Glasgow is renowned for its style and friendly locals. It’s well rounded with a blend of internationally-acclaimed museums and galleries, stunning architecture, vibrant nightlife, fantastic shopping and a buzzy array of restaurants and bars. The city centre’s architecture is an attraction in itself with countless impressive Victorian structures, including Charles Rennie Mackintosh masterpieces – one of the city’s most celebrated architectural sons.
The city is going through a long-term transformation, combining urban mayhem with black humour. Glaswegians are proud of their working class background and leftist traditions. Glasgow may not have Edinburgh’s stately good looks, but as Scotland’s culture capital, it has personality to spare. And as Glaswegians like to remind visitors – Edinburgh may be the capital, but Glasgow has the capital.
Historically, Glasgow was a rough place but in the past ten years it’s been reborn as a centre of vitality and panache. The city centre is pedestrian-friendly with major shopping streets given over to foot traffic.
Shop at: Discover independent stores and charming boutiques alongside big name brands. Glasgow’s Style Mile, the second best shopping street in the UK, is made up of the pedestrianized Sauchiehall Street, Buchanan Street and Argyle Street – all offer the perfect variety of shops. It’s the place to go for inspirational shopping, with the iconic Princes Square (with its five floors of elegant shopping) at its centre.
Fun at: On the entertainment side Glasgow has exciting theatre venues. There’s a string of musical and comedy acts at the legendary Kings Theatre and thumping live music events at the SECC and the Hydro Arena. And for classical music there’s the Royal Concert Hall. There’s something going on every night of the week.
Drink at: Glasgow’s soul is ruled by the post-6pm pint. The city’s working-class roots are tied to the local pub more so than perhaps any other city in Europe. Some of the best drinking holes are found along Sauchiehall Street (near Queen St Station); several streets running off Charing Cross; and the upmarket Merchant City area. Since the BBC arrived the whole of the South Side has gone upmarket. Try the area round Shawlands Cross for restaurants, bars, and The Shed nightclub. The Corinthian on Ingram Street is the city’s flagship bar for the rich and famous; its home to five floors of promise where mixologists rather than bar staff get you your drink. From a restaurant, to a prohibition themed bar, nightclub, private drinking rooms, casino and Champagne bar, it’s the only place in Glasgow where a visitor can do an entire night’s cocktail crawl without leaving the building. Oran More (corner Byres and Great Western) is an interesting whisky pub with some 250 malts to choose from. Then there’s The Pot Still in Hope Street, Ben Nevis on Argyle and Bon Accord on North.
Eat at: Explore the city’s impressive gastronomy in places like Cafezique for Glasgow’s best breakfast; Trans-Europe Café for gourmet sandwiches; Brooklyn Café for a hearty brunch; and the Left Bank for cheesecake. And should you get the late night munchies try Little Italy’s for pizza. For fine dining ambience and unobtrusive service book a table at the elegant Rogano, an iconic art deco restaurant dating back to 1935 (when the Cunard liner ‘Queen Mary’ was taking shape on the River Clyde). With its unique 1930’s ambience, Rogano is the oldest surviving restaurant in Glasgow. For the past eighty years its chefs have dedicated themselves to the delicate art of cooking and serving the finest seafood from Scottish waters. Their four-course wine pairing menus start at £45 (roganoglasgow.com). Whilst food fashions have come and gone, Rogano has always stood for the unsurpassed luxury and perfect elegance of the finest fish and seafood – salmon, langoustines, scallops, lobster, halibut and oysters – faultlessly prepared and presented in classic style. The Restaurant wine list reflects this tradition, being heavily biased towards white wines from French vineyards.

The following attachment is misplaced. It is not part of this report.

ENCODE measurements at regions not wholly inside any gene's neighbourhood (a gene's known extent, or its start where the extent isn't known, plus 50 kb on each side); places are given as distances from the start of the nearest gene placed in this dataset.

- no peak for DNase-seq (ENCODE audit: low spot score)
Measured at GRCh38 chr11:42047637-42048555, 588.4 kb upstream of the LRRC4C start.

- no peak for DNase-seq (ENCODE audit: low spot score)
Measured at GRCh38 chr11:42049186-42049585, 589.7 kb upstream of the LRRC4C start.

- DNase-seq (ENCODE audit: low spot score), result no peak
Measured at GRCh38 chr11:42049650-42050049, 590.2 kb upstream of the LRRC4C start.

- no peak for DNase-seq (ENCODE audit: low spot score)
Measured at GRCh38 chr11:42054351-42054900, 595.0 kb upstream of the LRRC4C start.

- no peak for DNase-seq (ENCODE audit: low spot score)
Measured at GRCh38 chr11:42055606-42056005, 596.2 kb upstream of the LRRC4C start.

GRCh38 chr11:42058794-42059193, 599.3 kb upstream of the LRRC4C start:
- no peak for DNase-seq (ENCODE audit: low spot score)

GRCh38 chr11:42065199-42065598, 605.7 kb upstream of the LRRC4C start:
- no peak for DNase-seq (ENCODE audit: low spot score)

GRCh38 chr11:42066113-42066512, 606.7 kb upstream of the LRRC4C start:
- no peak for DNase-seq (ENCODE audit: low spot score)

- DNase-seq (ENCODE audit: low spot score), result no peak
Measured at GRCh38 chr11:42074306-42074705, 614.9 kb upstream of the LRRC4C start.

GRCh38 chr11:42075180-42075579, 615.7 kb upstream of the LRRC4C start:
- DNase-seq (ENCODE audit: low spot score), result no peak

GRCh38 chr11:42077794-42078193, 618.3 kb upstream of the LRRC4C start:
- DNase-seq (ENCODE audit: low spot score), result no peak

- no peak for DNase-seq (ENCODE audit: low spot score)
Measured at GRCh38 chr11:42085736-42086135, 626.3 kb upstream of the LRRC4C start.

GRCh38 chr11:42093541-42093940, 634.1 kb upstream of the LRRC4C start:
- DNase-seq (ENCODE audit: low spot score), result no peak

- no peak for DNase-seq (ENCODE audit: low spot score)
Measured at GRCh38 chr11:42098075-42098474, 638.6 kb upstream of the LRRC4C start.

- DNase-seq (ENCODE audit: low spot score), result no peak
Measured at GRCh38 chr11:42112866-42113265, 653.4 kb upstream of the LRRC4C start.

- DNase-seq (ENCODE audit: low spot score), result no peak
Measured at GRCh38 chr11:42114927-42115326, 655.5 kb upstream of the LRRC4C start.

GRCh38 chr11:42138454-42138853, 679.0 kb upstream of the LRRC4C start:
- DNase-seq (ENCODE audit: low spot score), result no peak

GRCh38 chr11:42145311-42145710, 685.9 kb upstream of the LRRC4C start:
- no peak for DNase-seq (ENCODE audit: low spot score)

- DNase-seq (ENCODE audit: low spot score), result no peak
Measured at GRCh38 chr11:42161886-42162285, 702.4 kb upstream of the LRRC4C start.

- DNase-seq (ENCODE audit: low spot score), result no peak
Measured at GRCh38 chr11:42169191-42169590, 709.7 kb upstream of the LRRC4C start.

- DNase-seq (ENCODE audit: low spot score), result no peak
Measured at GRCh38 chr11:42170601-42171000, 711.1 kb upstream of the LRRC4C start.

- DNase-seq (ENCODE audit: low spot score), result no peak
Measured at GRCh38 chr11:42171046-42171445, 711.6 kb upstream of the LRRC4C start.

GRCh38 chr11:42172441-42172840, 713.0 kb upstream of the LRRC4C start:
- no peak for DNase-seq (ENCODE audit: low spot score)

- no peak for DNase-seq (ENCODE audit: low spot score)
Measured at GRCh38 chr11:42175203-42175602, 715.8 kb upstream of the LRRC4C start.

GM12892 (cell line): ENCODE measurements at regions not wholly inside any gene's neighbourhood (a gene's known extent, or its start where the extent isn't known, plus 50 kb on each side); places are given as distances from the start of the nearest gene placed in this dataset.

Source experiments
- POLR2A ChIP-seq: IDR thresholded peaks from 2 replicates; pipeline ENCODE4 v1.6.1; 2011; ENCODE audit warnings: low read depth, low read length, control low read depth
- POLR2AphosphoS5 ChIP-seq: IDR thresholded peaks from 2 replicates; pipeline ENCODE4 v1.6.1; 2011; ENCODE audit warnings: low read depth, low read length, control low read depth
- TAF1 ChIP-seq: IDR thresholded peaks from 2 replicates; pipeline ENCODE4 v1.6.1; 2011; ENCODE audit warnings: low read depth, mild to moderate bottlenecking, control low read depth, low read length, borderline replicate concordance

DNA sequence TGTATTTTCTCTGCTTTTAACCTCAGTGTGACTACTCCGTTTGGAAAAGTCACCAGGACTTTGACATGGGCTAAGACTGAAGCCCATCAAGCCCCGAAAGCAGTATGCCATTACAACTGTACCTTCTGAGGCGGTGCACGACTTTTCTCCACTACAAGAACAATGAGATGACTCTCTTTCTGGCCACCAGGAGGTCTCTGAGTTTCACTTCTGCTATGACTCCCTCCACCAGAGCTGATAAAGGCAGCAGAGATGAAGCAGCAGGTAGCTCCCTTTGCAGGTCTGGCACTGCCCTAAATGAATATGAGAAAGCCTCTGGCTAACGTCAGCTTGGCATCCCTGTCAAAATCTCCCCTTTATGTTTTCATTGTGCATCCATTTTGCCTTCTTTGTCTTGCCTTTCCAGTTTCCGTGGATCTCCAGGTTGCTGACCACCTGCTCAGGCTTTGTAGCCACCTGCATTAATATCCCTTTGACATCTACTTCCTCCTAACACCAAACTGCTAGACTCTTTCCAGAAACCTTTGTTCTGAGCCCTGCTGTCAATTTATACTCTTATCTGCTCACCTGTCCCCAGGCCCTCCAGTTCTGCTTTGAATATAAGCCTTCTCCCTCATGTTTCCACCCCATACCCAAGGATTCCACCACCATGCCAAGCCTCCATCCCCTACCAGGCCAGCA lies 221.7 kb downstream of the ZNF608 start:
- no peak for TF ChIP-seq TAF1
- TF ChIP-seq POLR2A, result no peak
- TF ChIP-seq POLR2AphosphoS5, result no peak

Sleep at: For pure decadence book into the former Episcopal Church that’s now the Malmaison, a stylish and modern 72-room boutique hotel. It sits imposingly in the Georgian district just off Blythswood Square – which is in the heart of the city’s financial district. The name Malmaison originates from the grand Parisian home of Napoleon and Josephine. In its time it was considered representative of social change and an icon of great style. Malmaison are redesigning their rooms so be sure to ask after one of their new suites. Rates start at £99.
Getting there: You could get a flight from London but then there are the queues and security checks to contend with – and you won’t see the spectacular countryside you’ll be hurtling through on the train. The easiest and quickest way to reach Glasgow is via a high-speed Virgin train from Euston (£92 return – and a four hour journey). Be sure to book in advance to secure the best price. Once in Glasgow hire a rental car from carrentals.co.uk. Prices start from £14 per day.
For more information about holidaying in Scotland, see visitscotland.com.
About the author: Cindy-Lou Dale
Cindy-Lou Dale is a freelance writer who originates from a small farming community in Southern Africa, which possibly contributed to her adventurous spirit and led her to become an internationally acclaimed photojournalist. Her career has moved her around the world but currently she lives in a picture postcard village in England, surrounded by rolling green hills and ancient parish churches. Her work is featured in numerous international magazines, including TIME and National Geographic.